"What will it cost? For us to stay? Something seriously needs done with Health & Safety”
“You want us not to leave? Then you need to help us out with the red tape and the cost of workers compensation"
“Well, there is one way that the UK can be far more attractive than Europe - Lose workers’ rights”
I will not begin this blog by saying that you can imagine the conversations. There's no need for speculation or imagination. It is a matter of pure and simple inevitability; and the writing has been on the wall since the UK Government entered into a secret and private deal to keep Nissan producing cars in the UK.
First there was Nissan. Now, we have the sale of the European Division of General Motors (Vauxhall) to Europe’s new super giant car manufacturer PSA.
PSA will no doubt very shortly have their own private meeting with 'She Who Refuses to Give Our Parliament a Meaningful Vote on the Brexit' (and long may the House of Lords refuse to obey). I say meeting. I of course mean they will list their demands and the prime minister shall capitulate.
The CEO of PSA pretty much confirmed what lay ahead politically as he gave his first post merger interviews at the Geneva Motor Show this week.
In a nutshell, his position was that the two UK manufacturing plants that he has taken over COULD stay open (his emphasis, not mine). There was however a monumental “but” to his comment. Firstly, the plants had to perform to a very high standard of production. Fair enough. Britain and British workers have a very long and proud history within the motor industry; and I have no doubt that our workers will meet any production goals expected of them.
The second “but” was far more worrying. It was clear that he would expect significant concessions from the UK Government; pointing expressly to the discussions between the government and Nissan that allowed them to commit to retain a manufacturing foothold in the UK post Brexit.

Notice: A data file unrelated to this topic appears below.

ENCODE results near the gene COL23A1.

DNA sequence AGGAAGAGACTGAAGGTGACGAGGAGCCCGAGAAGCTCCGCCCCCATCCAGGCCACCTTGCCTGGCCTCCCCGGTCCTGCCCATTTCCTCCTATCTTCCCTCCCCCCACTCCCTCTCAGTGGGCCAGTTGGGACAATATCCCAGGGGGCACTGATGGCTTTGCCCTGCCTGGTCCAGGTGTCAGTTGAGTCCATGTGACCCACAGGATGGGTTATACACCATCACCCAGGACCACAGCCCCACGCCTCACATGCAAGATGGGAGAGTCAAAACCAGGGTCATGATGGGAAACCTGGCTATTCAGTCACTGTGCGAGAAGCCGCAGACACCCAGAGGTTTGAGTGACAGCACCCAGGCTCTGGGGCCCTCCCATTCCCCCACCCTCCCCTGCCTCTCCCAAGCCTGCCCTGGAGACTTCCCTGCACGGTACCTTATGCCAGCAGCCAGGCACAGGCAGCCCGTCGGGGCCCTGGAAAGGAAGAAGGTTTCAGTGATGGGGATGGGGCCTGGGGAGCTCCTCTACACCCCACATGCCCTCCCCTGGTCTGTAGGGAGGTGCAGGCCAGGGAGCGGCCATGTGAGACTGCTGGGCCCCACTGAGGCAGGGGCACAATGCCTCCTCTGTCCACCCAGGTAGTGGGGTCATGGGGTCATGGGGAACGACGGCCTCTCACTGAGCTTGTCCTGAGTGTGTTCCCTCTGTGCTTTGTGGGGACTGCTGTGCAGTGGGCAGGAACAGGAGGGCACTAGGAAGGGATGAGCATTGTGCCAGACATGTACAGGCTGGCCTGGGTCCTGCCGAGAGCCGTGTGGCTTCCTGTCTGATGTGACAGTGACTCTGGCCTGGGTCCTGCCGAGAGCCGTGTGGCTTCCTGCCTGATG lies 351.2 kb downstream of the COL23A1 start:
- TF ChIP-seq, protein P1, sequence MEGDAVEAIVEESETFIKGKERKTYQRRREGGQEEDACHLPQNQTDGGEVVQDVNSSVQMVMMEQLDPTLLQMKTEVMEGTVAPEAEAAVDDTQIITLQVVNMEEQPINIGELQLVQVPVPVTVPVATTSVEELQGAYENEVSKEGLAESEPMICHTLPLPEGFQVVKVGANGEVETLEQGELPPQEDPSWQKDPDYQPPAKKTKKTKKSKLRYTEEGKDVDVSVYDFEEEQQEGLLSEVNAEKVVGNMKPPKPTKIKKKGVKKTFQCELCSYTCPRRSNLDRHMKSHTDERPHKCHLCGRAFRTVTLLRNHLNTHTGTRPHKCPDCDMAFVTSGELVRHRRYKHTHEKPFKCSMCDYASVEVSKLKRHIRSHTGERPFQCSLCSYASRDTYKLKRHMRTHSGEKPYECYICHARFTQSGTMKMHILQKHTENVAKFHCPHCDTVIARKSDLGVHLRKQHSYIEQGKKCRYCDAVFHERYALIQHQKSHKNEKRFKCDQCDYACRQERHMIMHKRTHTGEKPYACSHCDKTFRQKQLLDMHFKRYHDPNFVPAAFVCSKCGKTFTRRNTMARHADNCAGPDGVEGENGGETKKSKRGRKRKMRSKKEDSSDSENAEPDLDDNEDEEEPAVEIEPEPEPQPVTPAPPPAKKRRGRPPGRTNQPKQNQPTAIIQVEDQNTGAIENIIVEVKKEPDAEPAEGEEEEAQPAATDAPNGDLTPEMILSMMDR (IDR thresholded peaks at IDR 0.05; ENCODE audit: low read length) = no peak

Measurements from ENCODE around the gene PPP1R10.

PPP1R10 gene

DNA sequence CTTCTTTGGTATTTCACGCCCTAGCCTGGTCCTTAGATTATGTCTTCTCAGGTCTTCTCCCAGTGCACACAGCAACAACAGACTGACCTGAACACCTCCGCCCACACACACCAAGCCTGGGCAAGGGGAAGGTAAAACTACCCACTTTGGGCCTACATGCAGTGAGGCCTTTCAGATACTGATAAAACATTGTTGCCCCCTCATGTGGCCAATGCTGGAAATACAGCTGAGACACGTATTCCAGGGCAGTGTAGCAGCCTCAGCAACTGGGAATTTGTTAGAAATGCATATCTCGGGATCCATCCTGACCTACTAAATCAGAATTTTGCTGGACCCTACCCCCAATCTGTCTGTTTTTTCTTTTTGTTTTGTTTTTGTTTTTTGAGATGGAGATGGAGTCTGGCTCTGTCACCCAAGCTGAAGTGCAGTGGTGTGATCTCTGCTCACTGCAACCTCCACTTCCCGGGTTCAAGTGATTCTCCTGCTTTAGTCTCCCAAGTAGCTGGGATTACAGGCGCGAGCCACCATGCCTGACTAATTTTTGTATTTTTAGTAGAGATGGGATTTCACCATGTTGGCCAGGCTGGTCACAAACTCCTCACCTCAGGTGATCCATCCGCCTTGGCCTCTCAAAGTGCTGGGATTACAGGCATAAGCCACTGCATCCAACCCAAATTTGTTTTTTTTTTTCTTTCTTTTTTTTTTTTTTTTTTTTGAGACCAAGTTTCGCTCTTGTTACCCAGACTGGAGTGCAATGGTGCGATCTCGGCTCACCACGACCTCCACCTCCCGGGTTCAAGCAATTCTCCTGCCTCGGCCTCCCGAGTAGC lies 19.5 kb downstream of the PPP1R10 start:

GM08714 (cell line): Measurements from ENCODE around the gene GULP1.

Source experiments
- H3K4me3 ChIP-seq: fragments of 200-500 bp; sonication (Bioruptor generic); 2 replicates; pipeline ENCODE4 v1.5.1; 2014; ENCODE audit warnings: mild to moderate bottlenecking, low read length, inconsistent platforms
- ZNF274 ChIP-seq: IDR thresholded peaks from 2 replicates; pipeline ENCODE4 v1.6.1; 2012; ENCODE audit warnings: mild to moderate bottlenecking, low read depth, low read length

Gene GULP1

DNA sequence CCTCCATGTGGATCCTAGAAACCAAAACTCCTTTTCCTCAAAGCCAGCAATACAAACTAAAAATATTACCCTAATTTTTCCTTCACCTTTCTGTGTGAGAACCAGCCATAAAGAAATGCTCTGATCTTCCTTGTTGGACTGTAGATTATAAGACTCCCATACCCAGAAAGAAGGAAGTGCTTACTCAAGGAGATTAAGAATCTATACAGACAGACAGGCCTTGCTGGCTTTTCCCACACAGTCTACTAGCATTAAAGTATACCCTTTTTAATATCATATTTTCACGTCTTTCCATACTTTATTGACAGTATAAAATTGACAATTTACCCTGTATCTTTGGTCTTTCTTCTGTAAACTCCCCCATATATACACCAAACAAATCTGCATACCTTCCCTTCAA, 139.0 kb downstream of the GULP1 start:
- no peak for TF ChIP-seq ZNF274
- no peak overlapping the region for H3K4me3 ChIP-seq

Nothing more was said by him and all of the commentators have suggested that those commitments related to measures to financially encourage the production of battery powered and similarly “green” vehicles.
That may very well be the case in relation to PSA. But it is not the point.
The real point is that because of a reckless decision by a desperate Prime Minister to hold a referendum on our EU membership, we now find ourselves in a position where big business can enter into a dark room with our new Prime Minister and reach private deals as to what the Government must do to keep them manufacturing in the U.K.
It is undemocratic. It is dangerous. It is, frankly, terrifying. These negotiations are akin to playing a game of poker where one player has their cards showing for all to see and the other doesn’t. Our Prime Minister’s hand is extremely weak and everyone can see that is the case. She is no position to negotiate. The cards she has been dealt leaves her with no choice other than to pander to the demands of businesses threatening to set sail for a new home in (an EU member state within) Europe.
The UK Government is exposed to being held to ransom by big business and it will not be long before a gun is held to the heads of workers’ rights.
Tariffs, taxes, incentives, loan guarantees and all of the usual financial deals will be extracted from the government. But what big business has long disliked about EU law is its commitment to workers’ rights. Health and safety. Equalities. Working time. The list goes on and on. Removed from the “shackles” of EU law it will not be long before the first big business negotiating ('privately') what can be done to keep them in the UK will demand immediate changes to our laws on workers rights.
We are told the Prime Minister has a strong moral compass. So, are we left to rely on her moral compass to ensure that she will not sell out workers’ rights as she continues in her backroom deals to keep big business in Britain?
Yes we have to remain vigilant and watch all of these negotiations. Yes, we must be ready to expose light on anything that is done and call foul on Theresa May selling workers’ rights down the river. And yes, we must be ready to mobilise across the UK.
But has this not also left us in the equally inevitable position that for the sake of workers’ rights the time has come once again to have a mature discussion about the governance of Scotland? Has the Brexit vote, the greed of big business and the extremely poor negotiating power of the Prime Minister made a further referendum in Scotland inevitable?
We all know the answer to that question. It is yes (with a small Y).
Whether it is proper and full and Federalism or Independence, the majority of Scottish people no longer accept the current settlement. As a trade union lawyer I see far too many dangers for Scottish workers in the constitutional status quo.
Accordingly, we must frame the debate and act with all haste to ensure that Theresa May's ability to damage the rights of Scottish Workers is removed from her grasp and any influence of the Westminster Parliament.
Let the people decide - Federalism or Independence. And let them decide before the UK's formal Brexit.